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Le Domaine du Pain Noir, Redux

Posts: 147
Location: acadian peninsula, New Brunswick, Canada
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Hello friend, I hope you and your loved ones are doing well.

I've been thinking about starting this thread for a long time now but with the new reality I find that most of what I wanted to say isn't relevant anymore. I got sick and I've been confined home for the last two weeks, next Monday it's back to work. For most people confinement is bad. To me it's a taste of what I hope to achieve one day. Now that I have to leave the safety of my home I thought it would be a good time to harvest some apples here on the forum. An apple a day keeps the doctor away :)

Year 2020 will be hard to top. In May I got the opportunity to move back into the family home. And now the pandemic... When I wrapped up the Black Bread Lodge thread I was depressed. Work was taking too much time an I had to let go of the garden. Moving on the land changed everything, I felt whole again. I mean, waking up to this, what more could a man want? Jan. 9th 2020

No reasons to be sad about the garden, a lot is going on even without my meddling. The Chives are growing, so are the Brown Eyed Susans, the Purple Coneflowers and the Columbines. The Rhubarb surprised me with flowers and seeds. The Wild Chicory, which I thought had disappeared, graced me with some of the most gorgeous flowers I've seen. After seducing me she then gave me tons of her seeds for me to spread. I can't say no! Some kind of critter feeds on the plant, I'll try my best so that they get their fill this year. More life please! Wild Chicory on July 30th 2019

There are other plants with amazing flowers. The New-England Asters aren't doing well compared to the others. Still, one of them flowered and wow! So late though, in the last week of October. I feel bad for them as they missed most of the life. I'm wondering if they are late bloomers or if they just have a hard time. Having flowers this late was nice. I didn't notice any bugs feeding on the flowers but maybe eventually they will come. This was taken on the 21st of October 2019.

Some of my plants are spreading fast. I rooted out several Stinging Nettles and saw a lots of young Comfrey. My Comfrey makes almost no leaves (which sucks a bit since that's why I planted it in the first place) but flowers profusely and Bumblebees love them. For that reason I decided to let Comfrey run. The Milkweeds aren't doing that good, the swamp variety is by far the most successful and even gave me a handful of seeds. Another beauty, Purple Coneflower, gave me two cups of seeds. I'm not sure what I'll do with them. I don't even know if they are viable. Purple Coneflowers on August 20th, 2019. (Bumblebees like them too!)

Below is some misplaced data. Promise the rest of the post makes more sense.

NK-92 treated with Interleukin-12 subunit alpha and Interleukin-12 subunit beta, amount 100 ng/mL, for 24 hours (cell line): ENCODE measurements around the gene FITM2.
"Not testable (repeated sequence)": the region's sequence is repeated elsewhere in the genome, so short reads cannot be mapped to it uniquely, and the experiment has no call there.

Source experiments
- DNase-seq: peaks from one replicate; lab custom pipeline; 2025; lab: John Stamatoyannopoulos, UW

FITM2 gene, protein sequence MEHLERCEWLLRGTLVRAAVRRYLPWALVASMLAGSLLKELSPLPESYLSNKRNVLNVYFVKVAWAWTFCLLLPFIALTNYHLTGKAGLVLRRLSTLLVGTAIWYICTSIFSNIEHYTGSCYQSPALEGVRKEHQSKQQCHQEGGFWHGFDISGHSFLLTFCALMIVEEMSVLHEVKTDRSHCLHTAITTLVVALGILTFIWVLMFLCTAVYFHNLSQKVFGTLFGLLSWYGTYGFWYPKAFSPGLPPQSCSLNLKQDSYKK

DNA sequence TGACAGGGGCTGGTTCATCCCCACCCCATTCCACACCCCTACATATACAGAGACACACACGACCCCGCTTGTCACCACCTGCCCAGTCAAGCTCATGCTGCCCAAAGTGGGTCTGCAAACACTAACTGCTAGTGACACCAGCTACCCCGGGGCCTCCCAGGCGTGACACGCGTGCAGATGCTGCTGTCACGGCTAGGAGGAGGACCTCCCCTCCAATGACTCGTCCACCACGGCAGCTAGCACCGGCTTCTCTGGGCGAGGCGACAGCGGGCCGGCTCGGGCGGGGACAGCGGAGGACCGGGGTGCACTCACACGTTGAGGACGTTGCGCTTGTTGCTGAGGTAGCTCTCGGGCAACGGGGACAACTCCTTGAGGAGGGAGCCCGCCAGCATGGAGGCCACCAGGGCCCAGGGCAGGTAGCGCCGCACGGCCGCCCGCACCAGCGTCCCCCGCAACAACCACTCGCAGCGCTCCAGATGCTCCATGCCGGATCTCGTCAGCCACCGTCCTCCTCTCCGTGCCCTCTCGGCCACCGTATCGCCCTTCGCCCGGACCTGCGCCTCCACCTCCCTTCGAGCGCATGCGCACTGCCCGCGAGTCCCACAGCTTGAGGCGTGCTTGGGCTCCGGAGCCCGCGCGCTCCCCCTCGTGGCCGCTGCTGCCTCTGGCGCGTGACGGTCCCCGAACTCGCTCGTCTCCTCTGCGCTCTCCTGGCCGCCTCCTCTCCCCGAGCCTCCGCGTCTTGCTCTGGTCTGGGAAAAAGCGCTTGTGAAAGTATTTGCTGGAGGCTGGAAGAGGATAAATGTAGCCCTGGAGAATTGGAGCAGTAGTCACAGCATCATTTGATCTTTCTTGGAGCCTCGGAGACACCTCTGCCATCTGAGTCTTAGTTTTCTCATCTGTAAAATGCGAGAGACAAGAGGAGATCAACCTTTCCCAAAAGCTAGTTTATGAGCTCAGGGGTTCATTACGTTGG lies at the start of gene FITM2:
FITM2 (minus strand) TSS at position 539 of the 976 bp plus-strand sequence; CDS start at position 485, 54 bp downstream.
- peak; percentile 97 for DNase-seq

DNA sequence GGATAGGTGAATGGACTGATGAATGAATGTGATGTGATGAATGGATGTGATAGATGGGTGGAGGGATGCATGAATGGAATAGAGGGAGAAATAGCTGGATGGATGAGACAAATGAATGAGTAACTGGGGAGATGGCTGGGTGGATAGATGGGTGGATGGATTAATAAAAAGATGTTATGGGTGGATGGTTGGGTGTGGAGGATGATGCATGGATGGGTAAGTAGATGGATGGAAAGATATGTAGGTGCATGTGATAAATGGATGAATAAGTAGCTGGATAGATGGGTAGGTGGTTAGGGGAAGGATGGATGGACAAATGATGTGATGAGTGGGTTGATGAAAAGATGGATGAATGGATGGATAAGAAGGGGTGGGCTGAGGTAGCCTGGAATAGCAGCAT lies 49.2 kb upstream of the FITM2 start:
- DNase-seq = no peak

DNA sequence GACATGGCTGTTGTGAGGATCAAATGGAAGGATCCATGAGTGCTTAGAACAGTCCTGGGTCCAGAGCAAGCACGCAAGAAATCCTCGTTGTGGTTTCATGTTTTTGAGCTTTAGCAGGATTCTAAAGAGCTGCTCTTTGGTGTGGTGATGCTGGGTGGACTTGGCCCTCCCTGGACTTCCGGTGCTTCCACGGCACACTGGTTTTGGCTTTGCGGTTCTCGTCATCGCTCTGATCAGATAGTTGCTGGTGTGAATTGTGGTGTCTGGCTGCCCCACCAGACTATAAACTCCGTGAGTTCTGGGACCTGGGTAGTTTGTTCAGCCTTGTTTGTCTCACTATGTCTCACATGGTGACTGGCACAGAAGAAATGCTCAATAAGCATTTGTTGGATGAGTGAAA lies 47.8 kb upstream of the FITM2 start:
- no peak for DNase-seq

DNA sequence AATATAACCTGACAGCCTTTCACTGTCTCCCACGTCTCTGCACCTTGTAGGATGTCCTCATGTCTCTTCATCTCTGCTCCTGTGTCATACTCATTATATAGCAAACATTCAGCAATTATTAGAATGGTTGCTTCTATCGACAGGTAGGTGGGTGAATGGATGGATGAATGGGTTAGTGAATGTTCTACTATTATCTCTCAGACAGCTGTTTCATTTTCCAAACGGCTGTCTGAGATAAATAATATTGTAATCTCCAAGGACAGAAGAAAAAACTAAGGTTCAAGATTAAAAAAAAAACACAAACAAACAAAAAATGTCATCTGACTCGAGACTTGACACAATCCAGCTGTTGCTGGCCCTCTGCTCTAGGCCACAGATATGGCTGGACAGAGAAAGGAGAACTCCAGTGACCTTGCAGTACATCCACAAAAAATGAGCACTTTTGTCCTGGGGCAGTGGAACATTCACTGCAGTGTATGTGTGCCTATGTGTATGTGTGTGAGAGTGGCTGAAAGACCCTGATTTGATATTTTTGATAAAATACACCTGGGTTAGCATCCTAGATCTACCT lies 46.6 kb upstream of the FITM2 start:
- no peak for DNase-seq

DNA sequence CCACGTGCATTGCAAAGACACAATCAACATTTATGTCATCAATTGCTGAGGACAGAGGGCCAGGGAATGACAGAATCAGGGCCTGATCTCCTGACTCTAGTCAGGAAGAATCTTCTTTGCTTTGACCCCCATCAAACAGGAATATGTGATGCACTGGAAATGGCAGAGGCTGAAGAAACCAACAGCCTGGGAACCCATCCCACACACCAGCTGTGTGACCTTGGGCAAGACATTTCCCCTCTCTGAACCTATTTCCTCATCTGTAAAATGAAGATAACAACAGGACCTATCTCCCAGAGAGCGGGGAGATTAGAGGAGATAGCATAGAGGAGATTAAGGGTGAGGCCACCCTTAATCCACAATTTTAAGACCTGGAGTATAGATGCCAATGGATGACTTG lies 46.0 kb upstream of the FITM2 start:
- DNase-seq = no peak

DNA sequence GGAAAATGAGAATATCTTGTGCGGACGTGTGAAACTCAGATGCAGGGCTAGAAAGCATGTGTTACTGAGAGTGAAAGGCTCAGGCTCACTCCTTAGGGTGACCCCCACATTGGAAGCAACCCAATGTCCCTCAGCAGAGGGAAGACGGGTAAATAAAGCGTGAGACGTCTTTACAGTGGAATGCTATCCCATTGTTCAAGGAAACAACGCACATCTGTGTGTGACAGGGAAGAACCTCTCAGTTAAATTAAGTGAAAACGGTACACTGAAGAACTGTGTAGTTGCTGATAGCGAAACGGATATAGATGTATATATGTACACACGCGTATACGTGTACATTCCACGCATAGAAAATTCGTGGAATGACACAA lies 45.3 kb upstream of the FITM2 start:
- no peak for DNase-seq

Wild Bergamot seems to be doing fine. I like to pluck a leaf to chew on while talking a walk in the garden. The plant smells nice and it is large compared with the other aromatics. I didn't harvest many leaves because at the time we didn't use them a lot. Now we use the spice in soups, on potatoes and on meat so we quickly ran out. Next year I hope to harvest at least 1 litre dry. The leaves tend to turn black when left to air dry, I might need to build a dehydrator to hasten the drying... we'll see. Living on the land gave me a reason to think about permaculture zones. It's nice to have spices close to the kitchen, the garden is too far away. Wild Bergamot gave me lots of seed maybe this spring I'll sow a couple closer to the house. The Wild Bergamot patch on August 20th, 2019.

It's not just what I planted that stirs curiosity. The way the land reacts to my impulse of activity is teaching me a lot. Two wild Asters sprung up in the garden and they are much bigger than the New-England ones I sowed. There was also a giant plant that looked like a Dandelion but isn't. Its flowers were huge! Yarrow is spreading, lots of Goldenrod that I didn't sow, clover, grasses everywhere that I'm starting to tell apart. Sometimes I feel guilty about cutting all those trees to make space for the garden. But I see more life in the garden than I see in the woods, I'll assume I did good. Clover feeding a Bumblebee on July 30th 2019.

I've got lots more I want to write about but I'll stop here for now. Feel free to say Hi or to give me an apple for morale ;)

Be safe.

Posts: 861
Location: France, Burgundy, parc naturel Morvan
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I think the Echinacea's seeds will be viable. Root division is possible as well, but i don't know about the right timing. Spring or autumn.
Lovely those Bergamots! I build a dryer, but found a drying rack on an attic in a barn to be of more use. Safe yourself the trouble!
Making more of what obviously already likes it in your pristine paradise might be the way of the least resistance.
That and transplanting wild abundunce found on forest strolls can enrich the property even further.
All the love and peace.
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